How To Create a Flexible Budget (With Types and Example)
Updated November 16, 2022
Published February 4, 2020
Rachel Rotich is a Certified Public Accountant, Part II and a freelance writer with a Bachelor of Commerce in banking and finance. Besides writing on finance topics, she loves to assist clients with their projects and offer career advice.
Businesses can use several accounting tools to plan for and track their monetary activity. One tool that's helpful for companies that experience frequent variations in cost-related activities throughout the year is a flexible budget. You can learn how to create a flexible budget to help you make accurate budgets with enhanced variance analysis.
In this article, we explore what a flexible budget is, its types, its advantages and disadvantages, how to create a flexible budget and an example to reference when creating your own.
What is a flexible budget?
A flexible budget is a budget that adjusts to a company's activity or volume levels. Unlike a static budget, which doesn't change from the amounts established when the company creates the budget, a flexible budget continuously changes with a business' cost variations. This type of budgeting often includes variable rates per unit rather than a fixed amount, which allows you to anticipate potential increases or decreases in monetary needs. It's usually based on changes in a company's actual revenue and uses percentages of revenue rather than static numbers.
For instance, when using a flexible budget, you may allocate 25% of a company's revenue to salary instead of allocating $100,000 to salary in a given year. This allocation accounts for any changes in the company's revenue and staff that may occur throughout the year.
3 types of flexible budgets
A company can produce several variations of a flexible budget that range from basic to sophisticated depending on the company's needs. The following are the three types of flexible budgets most commonly used:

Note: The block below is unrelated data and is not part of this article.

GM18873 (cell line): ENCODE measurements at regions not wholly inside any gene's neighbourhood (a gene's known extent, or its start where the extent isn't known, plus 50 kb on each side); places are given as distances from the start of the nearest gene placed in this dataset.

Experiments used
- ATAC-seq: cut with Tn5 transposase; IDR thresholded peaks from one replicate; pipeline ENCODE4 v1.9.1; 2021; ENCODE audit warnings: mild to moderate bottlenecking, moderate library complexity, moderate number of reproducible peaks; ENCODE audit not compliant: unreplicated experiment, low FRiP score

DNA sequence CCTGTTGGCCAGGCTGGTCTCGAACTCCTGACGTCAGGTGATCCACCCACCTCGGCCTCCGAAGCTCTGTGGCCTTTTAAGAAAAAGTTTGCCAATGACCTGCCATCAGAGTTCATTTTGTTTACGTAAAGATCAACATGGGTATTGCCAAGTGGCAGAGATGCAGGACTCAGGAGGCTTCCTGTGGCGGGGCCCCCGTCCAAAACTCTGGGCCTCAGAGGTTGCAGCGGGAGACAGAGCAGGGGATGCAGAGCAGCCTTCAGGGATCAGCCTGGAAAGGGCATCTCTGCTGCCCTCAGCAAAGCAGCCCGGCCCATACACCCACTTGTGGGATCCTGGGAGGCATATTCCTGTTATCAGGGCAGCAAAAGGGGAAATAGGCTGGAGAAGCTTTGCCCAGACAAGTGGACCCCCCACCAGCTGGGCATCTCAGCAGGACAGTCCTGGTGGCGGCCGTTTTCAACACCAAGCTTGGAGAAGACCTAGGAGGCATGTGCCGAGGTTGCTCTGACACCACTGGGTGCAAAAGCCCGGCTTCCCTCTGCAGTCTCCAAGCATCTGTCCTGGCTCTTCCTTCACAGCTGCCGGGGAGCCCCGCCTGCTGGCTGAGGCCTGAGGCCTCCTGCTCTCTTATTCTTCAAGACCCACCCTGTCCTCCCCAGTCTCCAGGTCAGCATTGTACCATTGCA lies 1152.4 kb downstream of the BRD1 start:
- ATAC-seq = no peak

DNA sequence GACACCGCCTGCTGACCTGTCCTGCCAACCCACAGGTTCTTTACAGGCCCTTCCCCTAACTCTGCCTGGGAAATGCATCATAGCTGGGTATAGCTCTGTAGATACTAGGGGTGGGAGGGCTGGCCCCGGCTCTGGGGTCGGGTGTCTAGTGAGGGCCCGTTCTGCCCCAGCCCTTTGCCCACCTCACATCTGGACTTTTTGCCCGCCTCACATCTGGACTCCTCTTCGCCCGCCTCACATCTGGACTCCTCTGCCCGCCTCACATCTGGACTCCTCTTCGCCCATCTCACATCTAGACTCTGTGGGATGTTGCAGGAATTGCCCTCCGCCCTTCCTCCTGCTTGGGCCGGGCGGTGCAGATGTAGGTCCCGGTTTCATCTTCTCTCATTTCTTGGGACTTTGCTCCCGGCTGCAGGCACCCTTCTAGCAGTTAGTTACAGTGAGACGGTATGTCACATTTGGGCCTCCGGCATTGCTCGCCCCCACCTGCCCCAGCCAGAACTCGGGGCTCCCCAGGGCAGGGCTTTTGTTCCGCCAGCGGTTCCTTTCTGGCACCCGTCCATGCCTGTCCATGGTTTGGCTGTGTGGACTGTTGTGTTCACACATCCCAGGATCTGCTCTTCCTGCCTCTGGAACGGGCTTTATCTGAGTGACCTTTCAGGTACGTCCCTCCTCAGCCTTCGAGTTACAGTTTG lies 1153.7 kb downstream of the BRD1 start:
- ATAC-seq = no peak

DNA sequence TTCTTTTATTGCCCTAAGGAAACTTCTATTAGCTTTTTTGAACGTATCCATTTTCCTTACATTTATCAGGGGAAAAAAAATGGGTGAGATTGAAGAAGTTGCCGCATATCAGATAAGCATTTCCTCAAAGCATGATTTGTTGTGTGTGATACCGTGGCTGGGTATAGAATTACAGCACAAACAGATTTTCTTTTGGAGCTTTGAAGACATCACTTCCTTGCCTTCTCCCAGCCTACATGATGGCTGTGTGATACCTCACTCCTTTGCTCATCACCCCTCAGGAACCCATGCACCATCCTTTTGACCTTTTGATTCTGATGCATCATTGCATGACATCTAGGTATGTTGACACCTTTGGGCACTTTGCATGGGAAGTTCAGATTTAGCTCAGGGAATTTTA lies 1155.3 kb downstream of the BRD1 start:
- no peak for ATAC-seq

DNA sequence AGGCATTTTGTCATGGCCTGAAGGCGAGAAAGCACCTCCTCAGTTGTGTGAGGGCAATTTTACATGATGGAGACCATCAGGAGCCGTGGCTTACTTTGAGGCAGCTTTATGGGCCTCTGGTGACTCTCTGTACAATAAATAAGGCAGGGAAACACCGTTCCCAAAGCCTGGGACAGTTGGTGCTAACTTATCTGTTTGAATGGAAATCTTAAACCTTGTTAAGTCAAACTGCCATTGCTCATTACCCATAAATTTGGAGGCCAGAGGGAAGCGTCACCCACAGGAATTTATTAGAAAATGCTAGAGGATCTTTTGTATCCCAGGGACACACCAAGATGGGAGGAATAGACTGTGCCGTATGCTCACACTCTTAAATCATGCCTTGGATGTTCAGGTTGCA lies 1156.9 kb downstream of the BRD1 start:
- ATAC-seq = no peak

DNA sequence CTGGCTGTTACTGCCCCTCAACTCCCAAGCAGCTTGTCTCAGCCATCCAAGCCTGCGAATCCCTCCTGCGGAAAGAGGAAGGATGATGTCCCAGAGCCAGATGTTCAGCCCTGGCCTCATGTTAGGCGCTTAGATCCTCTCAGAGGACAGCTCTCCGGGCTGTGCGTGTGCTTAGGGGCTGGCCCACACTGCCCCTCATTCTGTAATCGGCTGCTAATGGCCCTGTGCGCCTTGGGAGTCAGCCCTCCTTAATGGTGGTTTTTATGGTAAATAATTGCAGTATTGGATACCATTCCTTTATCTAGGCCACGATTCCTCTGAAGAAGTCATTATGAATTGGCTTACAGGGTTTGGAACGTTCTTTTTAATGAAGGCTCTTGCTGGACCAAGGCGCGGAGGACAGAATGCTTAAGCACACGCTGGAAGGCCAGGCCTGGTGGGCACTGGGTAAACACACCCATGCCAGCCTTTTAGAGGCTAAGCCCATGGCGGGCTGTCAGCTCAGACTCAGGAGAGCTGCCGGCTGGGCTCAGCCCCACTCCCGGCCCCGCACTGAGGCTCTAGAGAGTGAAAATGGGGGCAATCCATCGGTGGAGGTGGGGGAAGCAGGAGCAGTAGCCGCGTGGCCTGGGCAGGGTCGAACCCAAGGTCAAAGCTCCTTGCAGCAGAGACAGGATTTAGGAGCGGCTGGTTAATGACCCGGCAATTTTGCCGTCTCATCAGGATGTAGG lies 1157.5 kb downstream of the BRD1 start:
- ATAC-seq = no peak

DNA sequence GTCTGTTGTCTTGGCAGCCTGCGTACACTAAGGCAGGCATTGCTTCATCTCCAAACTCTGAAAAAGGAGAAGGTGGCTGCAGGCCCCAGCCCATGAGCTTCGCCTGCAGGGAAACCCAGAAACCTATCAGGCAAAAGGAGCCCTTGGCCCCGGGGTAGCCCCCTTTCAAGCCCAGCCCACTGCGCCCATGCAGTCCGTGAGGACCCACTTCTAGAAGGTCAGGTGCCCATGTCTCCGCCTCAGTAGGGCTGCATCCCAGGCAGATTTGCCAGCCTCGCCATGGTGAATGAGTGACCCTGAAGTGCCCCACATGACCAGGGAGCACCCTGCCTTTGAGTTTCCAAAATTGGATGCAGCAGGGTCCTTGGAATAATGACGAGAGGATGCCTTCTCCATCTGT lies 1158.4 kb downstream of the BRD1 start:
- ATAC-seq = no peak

1. Basic flexible budget
This type of budget shows a company's expenses directly related to its revenue. You may build a percentage into the basic flexible model, which you multiply by actual revenues to determine the expenses at a specified revenue level. You can use cost per unit rather than a percentage of sales if it's the cost of goods sold (COGS).
2. Intermediate flexible budget
A flexible intermediate budget accounts for expenses that go beyond a company's revenue. Typically, this budget includes costs that vary based on other activity measures. For example, a business's insurance policy costs may vary based on the company's number of employees and may increase if the company hires new employees.
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3. Advanced flexible budget
This type of budget considers the variation and ranges of expenses in certain categories of a company's budget. An advanced flexible budget also changes based on the actual costs for each category. The expenses in your advanced flexible budget may only vary within a certain revenue or activity level range and change beyond if it goes to such a level.
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Advantages of a flexible budget
The following are a few of the benefits you may experience when using a flexible budget:
Adjustments based on profit margins and costs: A flexible budget gives you a realistic idea of your budgets based on changing costs and profit margins. It can help you make adjustments and compensate for decreases or increases in costs, unlike a static budget, which remains the same when you create the budget at the onset of a new year.
Potential to maximize revenue: Static budgets don't change to reflect an increase in sales, but flexible budgets do. Using a flexible budget, a company can better determine where to increase marketing or other efforts when it experiences increased revenue.
Increased cost controls: A flexible budget helps you know when to change certain costs. For example, you may have projected sales that are less than expected, and a flexible budget may show updated percentages of each category, enabling you to make adjustments to spending to compensate for decreased sales.